Three people wearing hard hats and safety glasses are huddled around a small model of a wind turbine as one person makes adjustments to the model.
In Maine, an engineering team works on a scale model of an offshore wind turbine. Credit: William Drake Photography

As Maine comes close to finalizing its roadmap for the development of offshore wind, a coalition of labor and environmental groups is asking the state to strengthen its commitment to supporting union jobs in the burgeoning industry. 

A group of 12 environmental and labor organizations has sent a letter to the Maine Offshore Wind Roadmap Advisory Committee asking that the final plan, expected by early February, incorporate explicit language recommending the use of project labor agreements and labor peace agreements as the offshore wind sector develops in Maine. Many of the same advocates are supporting a bill, announced by Democratic state Sen. Mark Lawrence last month, that would require union labor agreements on offshore wind projects. 

“Organized labor needs to be a crucial part of this investment,” said Kelt Wilska, energy justice manager for Maine Conservation Voters. “And we need to make sure working families, both coastal and inland, benefit from this.”

As states from New England down to North Carolina work on their own plans for implementing offshore wind projects, Maine is expected to be a major player in the growing industry. With strong, consistent winds, the Gulf of Maine is widely considered to be one of the most promising areas for offshore wind development.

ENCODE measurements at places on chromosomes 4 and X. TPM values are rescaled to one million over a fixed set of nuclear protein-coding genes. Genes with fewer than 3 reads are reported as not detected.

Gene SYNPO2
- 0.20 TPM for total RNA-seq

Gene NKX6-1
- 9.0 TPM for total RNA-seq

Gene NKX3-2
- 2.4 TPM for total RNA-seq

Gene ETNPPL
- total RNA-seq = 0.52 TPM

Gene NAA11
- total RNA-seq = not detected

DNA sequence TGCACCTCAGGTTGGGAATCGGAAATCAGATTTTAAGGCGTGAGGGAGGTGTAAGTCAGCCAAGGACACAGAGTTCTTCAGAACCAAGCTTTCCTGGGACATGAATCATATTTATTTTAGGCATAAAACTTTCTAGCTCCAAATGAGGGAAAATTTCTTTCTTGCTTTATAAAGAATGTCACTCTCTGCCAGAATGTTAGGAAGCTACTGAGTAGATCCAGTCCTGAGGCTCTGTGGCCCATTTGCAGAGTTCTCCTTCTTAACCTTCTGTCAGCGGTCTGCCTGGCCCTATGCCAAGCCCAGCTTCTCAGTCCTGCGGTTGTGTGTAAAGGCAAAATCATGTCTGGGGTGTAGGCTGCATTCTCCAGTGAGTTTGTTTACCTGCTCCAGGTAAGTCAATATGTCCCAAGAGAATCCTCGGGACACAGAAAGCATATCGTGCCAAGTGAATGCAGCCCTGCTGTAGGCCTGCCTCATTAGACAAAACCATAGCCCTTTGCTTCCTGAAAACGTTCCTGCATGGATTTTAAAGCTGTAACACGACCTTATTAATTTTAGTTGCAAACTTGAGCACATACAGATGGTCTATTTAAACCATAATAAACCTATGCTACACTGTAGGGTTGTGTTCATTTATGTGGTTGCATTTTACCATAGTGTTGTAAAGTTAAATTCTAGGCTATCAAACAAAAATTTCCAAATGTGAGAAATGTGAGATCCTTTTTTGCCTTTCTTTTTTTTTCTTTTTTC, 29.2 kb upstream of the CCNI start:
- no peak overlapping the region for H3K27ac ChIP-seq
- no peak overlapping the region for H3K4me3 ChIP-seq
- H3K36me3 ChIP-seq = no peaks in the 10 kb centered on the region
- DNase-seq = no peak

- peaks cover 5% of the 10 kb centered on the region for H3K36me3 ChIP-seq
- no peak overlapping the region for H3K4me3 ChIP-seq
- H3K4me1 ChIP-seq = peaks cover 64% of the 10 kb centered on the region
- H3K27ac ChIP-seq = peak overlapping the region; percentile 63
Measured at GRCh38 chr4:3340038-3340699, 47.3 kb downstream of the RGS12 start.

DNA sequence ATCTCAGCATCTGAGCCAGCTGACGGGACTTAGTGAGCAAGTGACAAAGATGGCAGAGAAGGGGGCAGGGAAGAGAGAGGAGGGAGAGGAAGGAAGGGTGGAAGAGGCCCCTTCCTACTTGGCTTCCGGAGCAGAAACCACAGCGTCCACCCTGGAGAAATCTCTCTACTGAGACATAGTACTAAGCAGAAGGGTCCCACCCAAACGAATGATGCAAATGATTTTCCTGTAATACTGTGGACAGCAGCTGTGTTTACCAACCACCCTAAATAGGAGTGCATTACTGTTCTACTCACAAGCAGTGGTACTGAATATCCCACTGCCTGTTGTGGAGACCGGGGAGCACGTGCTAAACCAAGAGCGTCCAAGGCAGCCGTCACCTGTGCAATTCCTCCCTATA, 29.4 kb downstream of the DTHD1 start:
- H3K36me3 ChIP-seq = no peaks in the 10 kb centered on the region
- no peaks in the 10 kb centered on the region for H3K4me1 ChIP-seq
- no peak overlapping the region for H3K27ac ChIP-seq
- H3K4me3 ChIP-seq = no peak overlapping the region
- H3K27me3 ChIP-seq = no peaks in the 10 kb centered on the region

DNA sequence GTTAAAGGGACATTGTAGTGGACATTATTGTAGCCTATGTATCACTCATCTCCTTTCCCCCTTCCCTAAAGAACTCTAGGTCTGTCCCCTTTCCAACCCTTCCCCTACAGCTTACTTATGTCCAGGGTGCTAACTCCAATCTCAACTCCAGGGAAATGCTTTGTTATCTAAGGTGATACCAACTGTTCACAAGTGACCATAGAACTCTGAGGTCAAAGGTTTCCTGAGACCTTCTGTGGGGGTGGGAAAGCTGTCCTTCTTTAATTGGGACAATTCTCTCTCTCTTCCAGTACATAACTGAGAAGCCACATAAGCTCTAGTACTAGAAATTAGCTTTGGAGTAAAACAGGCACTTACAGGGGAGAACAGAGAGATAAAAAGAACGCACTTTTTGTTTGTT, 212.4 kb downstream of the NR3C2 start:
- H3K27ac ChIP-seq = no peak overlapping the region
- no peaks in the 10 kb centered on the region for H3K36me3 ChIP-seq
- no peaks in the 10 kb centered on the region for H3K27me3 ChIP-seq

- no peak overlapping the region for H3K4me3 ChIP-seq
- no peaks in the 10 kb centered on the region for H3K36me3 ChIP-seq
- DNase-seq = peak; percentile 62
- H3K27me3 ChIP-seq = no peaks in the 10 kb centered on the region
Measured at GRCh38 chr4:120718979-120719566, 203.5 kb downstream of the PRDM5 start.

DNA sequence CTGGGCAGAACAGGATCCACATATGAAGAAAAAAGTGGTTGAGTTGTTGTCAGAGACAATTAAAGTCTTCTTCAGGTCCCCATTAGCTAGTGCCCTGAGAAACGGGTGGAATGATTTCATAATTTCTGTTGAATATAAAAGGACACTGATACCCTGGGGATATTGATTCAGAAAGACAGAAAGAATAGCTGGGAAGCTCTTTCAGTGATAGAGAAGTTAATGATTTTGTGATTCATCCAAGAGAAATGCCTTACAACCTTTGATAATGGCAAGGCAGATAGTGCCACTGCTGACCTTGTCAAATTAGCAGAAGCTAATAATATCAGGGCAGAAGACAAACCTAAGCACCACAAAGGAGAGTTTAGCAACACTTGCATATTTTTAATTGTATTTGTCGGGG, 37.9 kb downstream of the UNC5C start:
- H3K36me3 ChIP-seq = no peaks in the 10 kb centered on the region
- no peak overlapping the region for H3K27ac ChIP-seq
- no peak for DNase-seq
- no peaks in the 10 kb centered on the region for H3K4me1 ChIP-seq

Maine convened its Offshore Wind Roadmap Advisory Committee in July 2021 with the mission of creating an economic development plan for the fast-emerging industry. The panel — which includes 25 members representing state and municipal governments, private business, community and environmental nonprofits, and organized labor — released its draft plan in early December. 

The document outlines strategies for investing in infrastructure and workforce development; reducing costs and increasing resilience through renewable power; advancing Maine-based innovation; and protecting and supporting the seafood industry, coastal communities and the ocean ecosystem. Labor and environmental groups have praised much of the plan, particularly its focus on comprehensive planning, workforce and supply chain investment, and environmental monitoring and mitigation. 

Little on labor

The draft roadmap, however, mentions unions and organized labor just three times, and not with any detail — an omission that some find problematic. It is essential that offshore wind jobs offer fair wages and benefits, as well as industry training and plans for worker safety, said Francis Eanes, executive director of the Maine Labor Climate Council, one of the groups that signed on to the letter to the roadmap committee.